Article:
Colloquium: “Inhomogeneous Superconductivity, Pulsed Magnetic Fields, and an Abundance of Data” — October 28, 2021 at 4 PM
Dr. Charles C. Agosta
Director of the 3/2 Engineering Program
Former Chair of the Department of Physics
Thursday, October 28, 2021, 4 PM
George P. Williams, Jr. Lecture Hall, (Olin 101)
Video Link will be available if needed
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Welcome Back to in-person Colloquiums!
A reception will be held in Olin Lounge* at 3:30 PM prior to the colloquium. All interested persons are cordially invited to attend.
* We encourage all to wander out to the front entrance of the building or up to the Observatory Deck on the 3rd floor to enjoy their refreshments.
Superconductivity, more than one hundred years after its discovery, has no universal underlying microscopic, quantum mechanical, explanation, that we know of. It is the biggest unsolved problem in condensed matter physics. At Clark University, we study various correlated electron states using high magnetic fields, low temperatures, and high pressures, with the hope that we can contribute to the understanding of how electrons behave in metals. After an introduction, this talk will concentrate on the subject of inhomogeneous superconductivity. The story begins in 1960 when Clogston and Chandrasekhar claimed there was an ultimate magnetic field that would destroy superconductivity, when the energy to flip an electron spin in a magnetic field (Zemann energy) exceeded the binding energy of the Cooper pairs (superconducting energy gap). This limit is commonly called the Pauli paramagnetic limit HP. In 1964 Fulde and Ferrell in the US and Larkin and Ovchinnikov in Russia predicted that in a clean superconductor where the magnetic field can reach HP, an exotic inhomogeneous superconducting phase (the FFLO state) can be stabilized at fields greater than HP. Most superconductors cannot reach fields as high as HP, because vortices destroy superconductivity at lower fields. We have discovered that the highly anisotropic crystalline organic superconductors have the ability to suppress the effects of vortices, and support the highly sought after FFLO superconducting state. We will present rf penetration depth and specific heat data in magnetic fields up to 35 tesla, and temperatures down to 60 mK that are consistent with the FFLO state. We will also describe our unique pulsed magnetic field apparatus that reaches fields of 50 tesla, and our rf penetration depth measurement system that we use to investigate the properties of materials.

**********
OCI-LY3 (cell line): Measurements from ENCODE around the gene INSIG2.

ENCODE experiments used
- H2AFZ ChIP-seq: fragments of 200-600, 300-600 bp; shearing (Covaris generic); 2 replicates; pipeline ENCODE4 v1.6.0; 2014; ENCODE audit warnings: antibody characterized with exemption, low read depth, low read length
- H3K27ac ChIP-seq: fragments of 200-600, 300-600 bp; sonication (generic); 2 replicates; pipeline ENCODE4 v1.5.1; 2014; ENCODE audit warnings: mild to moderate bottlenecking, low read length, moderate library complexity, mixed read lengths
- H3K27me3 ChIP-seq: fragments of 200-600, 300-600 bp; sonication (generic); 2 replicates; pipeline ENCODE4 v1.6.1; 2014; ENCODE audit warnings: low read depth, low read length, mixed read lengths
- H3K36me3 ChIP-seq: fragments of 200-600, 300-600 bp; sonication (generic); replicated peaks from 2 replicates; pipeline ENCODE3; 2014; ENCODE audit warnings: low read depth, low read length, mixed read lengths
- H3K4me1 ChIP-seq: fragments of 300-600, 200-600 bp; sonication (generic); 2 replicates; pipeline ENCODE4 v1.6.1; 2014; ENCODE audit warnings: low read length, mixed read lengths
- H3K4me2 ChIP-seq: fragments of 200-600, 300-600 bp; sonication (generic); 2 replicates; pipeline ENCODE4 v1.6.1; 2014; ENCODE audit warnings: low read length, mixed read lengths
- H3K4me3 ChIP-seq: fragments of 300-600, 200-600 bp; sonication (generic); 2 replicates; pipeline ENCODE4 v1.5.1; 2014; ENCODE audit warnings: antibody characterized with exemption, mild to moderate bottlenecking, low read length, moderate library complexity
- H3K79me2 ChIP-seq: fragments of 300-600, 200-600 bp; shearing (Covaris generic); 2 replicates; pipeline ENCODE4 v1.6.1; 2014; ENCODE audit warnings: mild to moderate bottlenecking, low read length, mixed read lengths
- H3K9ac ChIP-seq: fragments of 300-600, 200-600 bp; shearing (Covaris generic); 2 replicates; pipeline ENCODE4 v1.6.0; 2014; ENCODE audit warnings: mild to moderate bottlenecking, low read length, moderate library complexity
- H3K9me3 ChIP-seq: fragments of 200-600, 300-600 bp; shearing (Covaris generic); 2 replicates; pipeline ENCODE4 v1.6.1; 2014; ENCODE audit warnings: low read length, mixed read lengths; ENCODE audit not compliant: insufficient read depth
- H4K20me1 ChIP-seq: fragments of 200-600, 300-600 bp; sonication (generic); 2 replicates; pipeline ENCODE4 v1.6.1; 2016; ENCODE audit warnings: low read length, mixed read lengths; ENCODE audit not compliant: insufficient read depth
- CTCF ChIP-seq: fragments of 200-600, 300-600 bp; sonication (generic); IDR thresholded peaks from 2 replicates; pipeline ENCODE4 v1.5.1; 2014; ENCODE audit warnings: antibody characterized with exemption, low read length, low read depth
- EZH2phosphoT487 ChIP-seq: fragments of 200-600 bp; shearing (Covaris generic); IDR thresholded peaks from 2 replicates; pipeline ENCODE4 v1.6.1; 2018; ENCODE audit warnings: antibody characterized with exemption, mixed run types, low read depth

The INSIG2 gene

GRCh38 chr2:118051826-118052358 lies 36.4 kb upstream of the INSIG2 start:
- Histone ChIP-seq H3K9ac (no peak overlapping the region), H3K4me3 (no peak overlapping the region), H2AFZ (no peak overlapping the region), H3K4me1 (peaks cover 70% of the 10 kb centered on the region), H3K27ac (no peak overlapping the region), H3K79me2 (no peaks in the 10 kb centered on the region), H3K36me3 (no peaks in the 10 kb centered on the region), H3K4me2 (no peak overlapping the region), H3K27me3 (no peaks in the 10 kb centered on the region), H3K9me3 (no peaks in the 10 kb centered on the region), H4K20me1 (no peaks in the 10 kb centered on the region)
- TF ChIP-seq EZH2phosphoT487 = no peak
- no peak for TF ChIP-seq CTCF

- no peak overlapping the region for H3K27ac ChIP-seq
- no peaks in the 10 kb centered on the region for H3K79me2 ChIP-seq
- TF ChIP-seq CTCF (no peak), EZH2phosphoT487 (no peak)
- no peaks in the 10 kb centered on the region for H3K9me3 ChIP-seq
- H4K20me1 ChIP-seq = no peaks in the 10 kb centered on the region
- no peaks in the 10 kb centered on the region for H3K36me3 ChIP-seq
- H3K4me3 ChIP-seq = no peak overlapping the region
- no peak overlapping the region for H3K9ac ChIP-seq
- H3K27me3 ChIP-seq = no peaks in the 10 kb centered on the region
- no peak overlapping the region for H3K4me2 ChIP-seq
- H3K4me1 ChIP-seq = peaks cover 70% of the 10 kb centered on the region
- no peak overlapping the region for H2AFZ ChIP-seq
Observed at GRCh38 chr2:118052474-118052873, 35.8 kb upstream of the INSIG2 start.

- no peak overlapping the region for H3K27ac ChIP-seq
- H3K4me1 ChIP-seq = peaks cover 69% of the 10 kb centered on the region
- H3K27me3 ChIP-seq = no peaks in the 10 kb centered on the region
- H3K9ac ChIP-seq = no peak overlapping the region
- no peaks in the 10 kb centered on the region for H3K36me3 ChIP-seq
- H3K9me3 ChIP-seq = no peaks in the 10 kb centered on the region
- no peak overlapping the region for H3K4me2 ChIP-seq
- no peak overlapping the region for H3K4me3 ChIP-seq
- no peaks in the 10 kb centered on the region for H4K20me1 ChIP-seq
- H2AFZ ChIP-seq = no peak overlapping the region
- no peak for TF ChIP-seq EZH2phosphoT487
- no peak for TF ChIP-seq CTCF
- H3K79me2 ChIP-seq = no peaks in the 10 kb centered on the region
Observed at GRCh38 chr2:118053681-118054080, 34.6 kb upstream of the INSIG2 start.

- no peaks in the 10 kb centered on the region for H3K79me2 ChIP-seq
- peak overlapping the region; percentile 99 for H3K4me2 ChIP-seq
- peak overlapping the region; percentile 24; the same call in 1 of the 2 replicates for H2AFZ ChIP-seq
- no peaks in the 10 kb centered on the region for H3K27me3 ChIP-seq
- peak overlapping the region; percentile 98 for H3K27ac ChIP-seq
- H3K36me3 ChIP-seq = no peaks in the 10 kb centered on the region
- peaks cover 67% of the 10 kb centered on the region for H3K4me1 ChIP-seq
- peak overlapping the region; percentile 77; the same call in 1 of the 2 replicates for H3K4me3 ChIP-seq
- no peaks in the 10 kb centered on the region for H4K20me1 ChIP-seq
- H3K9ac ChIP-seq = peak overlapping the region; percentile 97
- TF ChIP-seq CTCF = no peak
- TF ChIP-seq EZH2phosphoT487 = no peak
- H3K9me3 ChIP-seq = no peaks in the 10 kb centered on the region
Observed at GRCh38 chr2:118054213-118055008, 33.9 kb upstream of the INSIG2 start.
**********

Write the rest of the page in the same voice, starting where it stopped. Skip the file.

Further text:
Faculty Biogragphy (http://www2.clarku.edu/faculty/facultybio.cfm?id=339&progid=25)